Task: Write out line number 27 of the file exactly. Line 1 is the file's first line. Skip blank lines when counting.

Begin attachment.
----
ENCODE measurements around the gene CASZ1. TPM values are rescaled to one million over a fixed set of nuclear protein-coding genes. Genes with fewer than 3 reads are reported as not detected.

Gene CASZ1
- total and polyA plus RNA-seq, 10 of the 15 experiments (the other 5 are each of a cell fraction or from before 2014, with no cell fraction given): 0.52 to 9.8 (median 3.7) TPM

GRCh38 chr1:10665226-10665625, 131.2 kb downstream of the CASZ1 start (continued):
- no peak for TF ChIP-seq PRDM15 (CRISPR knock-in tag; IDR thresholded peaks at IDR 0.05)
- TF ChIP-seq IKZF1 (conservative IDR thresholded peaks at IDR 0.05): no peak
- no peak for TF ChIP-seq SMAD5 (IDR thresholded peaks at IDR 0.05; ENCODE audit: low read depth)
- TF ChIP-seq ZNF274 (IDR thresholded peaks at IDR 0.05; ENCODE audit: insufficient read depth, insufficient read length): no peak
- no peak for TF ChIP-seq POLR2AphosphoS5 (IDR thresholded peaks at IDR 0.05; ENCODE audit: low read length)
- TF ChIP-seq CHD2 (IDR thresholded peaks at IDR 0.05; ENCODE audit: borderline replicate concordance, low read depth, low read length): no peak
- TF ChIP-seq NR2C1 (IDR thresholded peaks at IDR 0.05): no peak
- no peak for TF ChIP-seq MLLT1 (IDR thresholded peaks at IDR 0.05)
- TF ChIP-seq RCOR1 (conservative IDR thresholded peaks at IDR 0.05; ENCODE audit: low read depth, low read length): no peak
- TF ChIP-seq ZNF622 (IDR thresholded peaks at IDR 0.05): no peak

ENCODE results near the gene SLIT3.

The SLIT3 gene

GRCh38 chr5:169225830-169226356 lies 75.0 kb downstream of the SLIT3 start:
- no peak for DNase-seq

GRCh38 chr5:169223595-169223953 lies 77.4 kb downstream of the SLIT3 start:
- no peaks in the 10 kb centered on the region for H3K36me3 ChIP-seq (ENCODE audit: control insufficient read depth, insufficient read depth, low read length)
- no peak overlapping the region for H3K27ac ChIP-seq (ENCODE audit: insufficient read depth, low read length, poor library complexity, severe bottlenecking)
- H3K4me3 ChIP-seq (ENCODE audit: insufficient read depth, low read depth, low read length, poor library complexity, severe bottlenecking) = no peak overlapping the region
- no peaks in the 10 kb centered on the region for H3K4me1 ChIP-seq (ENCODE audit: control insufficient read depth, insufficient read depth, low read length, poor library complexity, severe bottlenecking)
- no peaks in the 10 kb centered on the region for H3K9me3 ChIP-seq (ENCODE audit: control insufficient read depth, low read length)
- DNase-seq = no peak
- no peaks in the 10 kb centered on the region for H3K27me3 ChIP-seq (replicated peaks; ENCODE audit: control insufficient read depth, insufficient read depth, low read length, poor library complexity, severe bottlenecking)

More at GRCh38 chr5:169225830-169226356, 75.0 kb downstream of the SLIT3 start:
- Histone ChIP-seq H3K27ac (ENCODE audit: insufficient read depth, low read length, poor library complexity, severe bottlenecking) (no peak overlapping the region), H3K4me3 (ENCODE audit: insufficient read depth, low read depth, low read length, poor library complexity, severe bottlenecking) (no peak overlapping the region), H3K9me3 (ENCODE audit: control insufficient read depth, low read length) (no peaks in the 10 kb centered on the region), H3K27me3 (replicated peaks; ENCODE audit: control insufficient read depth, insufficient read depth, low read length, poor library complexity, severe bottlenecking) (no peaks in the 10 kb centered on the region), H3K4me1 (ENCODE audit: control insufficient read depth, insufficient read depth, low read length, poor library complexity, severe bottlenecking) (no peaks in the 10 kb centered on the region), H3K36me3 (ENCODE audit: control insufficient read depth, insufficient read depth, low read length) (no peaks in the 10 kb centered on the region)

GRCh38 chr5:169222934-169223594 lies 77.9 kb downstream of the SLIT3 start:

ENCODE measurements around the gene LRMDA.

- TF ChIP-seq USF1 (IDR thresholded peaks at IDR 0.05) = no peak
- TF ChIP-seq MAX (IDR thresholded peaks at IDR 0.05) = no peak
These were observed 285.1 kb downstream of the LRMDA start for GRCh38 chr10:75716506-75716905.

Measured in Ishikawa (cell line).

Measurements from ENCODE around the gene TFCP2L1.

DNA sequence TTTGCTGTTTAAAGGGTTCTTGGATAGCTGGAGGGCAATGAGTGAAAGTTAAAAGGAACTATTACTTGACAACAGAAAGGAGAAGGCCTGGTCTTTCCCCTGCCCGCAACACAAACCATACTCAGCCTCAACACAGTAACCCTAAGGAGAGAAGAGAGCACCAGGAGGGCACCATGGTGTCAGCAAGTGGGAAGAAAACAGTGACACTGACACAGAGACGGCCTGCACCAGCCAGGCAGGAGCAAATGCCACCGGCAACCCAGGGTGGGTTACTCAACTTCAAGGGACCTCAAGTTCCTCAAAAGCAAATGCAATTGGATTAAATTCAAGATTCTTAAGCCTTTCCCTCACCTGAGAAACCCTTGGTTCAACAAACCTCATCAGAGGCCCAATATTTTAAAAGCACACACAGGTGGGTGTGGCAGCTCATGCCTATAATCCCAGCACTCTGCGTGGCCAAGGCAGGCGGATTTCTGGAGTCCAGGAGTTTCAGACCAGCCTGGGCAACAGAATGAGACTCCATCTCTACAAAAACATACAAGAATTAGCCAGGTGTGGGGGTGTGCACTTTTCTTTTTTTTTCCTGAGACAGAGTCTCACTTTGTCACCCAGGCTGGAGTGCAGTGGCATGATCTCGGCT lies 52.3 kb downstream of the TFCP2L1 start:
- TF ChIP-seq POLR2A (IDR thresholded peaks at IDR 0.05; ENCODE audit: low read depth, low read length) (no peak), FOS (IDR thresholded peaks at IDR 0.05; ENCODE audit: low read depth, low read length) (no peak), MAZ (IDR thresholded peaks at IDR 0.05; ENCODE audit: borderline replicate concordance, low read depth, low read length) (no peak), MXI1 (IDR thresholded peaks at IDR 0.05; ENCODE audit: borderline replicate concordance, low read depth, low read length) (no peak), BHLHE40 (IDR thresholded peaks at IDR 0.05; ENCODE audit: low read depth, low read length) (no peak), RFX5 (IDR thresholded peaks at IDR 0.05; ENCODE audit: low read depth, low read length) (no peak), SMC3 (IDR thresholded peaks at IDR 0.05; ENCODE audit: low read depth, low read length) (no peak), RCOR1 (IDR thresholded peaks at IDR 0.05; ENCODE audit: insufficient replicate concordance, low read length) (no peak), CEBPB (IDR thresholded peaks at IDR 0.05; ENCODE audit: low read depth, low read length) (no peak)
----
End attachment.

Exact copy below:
More at GRCh38 chr5:169225830-169226356, 75.0 kb downstream of the SLIT3 start: